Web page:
Big increases in the penalties charged to landlords who fail to fix serious health and safety violations at their rental properties are up for approval by the Fresno City Council on Thursday.
The council is considering the increases as part of a comprehensive update to the city’s Master Fee Schedule, which lays out charges for everything from admission to major parks to green fees at municipal golf courses and from bus fares to zoning and tract-map fees paid by developers.
But it’s the code-enforcement penalties that are the most notable additions to the list in the wake of Fresno’s efforts to crack down on substandard housing – efforts that intensified after revelations a year ago of squalid living conditions at the Summerset Village apartment complex in central Fresno and a four-month investigation by The Fresno Bee into the city’s struggles in dealing with slumlords.
The fee system, if approved by the council, would make a distinction between more run-of-the-mill violations, such as overgrown weeds or trash on the property, and more serious violations that pose a threat to health and safety. Under the old system, failure to correct a problem noted in a citation on a first notice would incur a maximum $200 fine, $500 on a second notice, and $800 on a third notice, no matter the severity of the problem.
In the new schedule, fines for the lesser violations would start at $250 and go up to $1,000. But for serious health and safety concerns, there’s an $800 fine for a first citation, $1,200 for a second, and $1,600 for a third. Additionally, changes to the city’s ordinances approved two weeks ago allow for those fines to be doubled for landlords who are deemed “egregious violators” with three cases of building or safety code violations on any of their properties within a 12-month period.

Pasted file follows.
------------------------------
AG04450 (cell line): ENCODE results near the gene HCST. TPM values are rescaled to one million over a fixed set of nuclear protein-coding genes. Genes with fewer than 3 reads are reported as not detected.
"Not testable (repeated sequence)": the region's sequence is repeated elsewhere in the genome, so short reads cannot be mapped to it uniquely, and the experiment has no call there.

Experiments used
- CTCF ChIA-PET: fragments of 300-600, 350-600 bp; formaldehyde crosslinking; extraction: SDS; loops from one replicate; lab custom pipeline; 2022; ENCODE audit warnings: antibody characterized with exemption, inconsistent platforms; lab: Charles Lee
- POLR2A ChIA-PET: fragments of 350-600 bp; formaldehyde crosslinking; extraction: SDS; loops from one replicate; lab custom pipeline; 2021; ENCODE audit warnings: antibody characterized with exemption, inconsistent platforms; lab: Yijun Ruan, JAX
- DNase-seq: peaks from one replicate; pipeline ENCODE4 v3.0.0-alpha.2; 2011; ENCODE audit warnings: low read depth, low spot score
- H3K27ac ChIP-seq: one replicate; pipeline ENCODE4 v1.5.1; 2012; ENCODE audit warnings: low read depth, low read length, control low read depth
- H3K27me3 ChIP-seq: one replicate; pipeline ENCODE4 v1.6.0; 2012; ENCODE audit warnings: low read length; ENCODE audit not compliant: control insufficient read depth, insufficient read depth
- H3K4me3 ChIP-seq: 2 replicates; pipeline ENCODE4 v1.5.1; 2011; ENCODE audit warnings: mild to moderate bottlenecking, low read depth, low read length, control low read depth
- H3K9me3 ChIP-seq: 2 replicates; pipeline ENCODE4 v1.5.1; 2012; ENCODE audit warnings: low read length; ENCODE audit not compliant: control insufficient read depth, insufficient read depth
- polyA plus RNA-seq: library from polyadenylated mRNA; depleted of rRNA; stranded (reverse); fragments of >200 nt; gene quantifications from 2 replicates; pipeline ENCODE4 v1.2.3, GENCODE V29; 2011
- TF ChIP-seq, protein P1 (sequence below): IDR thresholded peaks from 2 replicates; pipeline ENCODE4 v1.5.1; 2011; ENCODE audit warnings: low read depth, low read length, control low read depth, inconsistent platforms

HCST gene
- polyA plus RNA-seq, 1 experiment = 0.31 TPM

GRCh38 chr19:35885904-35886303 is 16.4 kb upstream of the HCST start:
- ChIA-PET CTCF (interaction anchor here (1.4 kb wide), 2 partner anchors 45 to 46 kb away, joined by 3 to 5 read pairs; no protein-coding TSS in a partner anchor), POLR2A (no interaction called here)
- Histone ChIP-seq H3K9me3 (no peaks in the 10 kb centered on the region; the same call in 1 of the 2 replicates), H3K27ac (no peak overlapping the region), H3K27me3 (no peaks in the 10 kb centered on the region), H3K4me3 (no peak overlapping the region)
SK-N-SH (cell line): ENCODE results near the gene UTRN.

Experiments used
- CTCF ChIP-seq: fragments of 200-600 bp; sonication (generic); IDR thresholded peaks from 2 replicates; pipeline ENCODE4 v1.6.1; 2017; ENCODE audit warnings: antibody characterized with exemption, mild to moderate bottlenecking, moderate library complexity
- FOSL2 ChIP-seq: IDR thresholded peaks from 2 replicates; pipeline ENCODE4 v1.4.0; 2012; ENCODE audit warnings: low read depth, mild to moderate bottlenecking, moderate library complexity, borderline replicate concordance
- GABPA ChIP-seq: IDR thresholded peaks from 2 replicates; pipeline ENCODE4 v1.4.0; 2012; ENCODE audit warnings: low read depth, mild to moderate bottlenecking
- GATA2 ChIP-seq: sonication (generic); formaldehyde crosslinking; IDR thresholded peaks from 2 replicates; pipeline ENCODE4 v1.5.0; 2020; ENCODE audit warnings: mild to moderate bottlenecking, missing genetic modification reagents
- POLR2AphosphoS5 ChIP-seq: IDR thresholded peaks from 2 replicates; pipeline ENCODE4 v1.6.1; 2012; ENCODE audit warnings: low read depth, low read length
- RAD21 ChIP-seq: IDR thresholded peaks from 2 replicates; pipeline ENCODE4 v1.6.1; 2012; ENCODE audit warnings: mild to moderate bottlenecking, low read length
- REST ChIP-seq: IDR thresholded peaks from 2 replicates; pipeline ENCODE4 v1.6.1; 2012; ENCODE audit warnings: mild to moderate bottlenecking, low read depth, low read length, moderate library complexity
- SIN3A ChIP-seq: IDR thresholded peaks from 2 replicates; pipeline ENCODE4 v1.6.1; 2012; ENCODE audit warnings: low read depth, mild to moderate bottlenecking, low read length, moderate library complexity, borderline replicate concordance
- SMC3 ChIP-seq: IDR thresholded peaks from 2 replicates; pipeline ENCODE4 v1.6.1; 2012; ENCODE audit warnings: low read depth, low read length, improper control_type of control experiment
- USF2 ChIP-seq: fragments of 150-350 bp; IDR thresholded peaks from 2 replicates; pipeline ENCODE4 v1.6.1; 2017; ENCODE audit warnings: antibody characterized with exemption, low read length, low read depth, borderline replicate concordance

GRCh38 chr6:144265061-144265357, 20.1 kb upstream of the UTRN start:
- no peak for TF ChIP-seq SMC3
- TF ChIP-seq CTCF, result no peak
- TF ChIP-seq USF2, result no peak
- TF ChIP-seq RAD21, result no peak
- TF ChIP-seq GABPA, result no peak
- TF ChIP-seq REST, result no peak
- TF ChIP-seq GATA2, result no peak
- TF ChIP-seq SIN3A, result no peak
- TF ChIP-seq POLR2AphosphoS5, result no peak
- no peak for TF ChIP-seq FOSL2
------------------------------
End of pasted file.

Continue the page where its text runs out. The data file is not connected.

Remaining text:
The higher code enforcement fines would take effect immediately if they are approved by the council.
Most of the other fee changes would become effective in July.
Among changes most likely to be felt by residents are:
▪ In the Parks and Recreation Department, a new $3 per evening charge for open basketball play at some city community centers, a $35 annual vehicle pass for senior citizens to enter regional parks such as Woodward Park and Roeding Park, and an increase in a ticket surcharge at Woodward Park’s Rotary Amphitheater from $2 to $3.
▪ A new “skip” fee for city trash service when a resident requests a driver to return to empty a container that wasn’t out when the trash truck came through on pick-up day. The first two skips in a year will carry no charge; the third skip and any more after in the year would be subject to a $11.29 fee.
If you go
▪ What: Fresno City Council meeting.
▪ When: 9 a.m. Thursday, Nov. 3.
▪ Where: Fresno City Hall, Council Chamber (second floor), 2600 Fresno St., downtown Fresno.
▪ Details: The meeting agenda is available online at http://bit.ly/Fresno110316.
▪ Online: The meeting will be broadcast live by CMAC on its local government channel, CMAC 3. It is available on Comcast Channel 96 or AT&T Channel 99, or online at http://cmac.tv/watch/stream-3.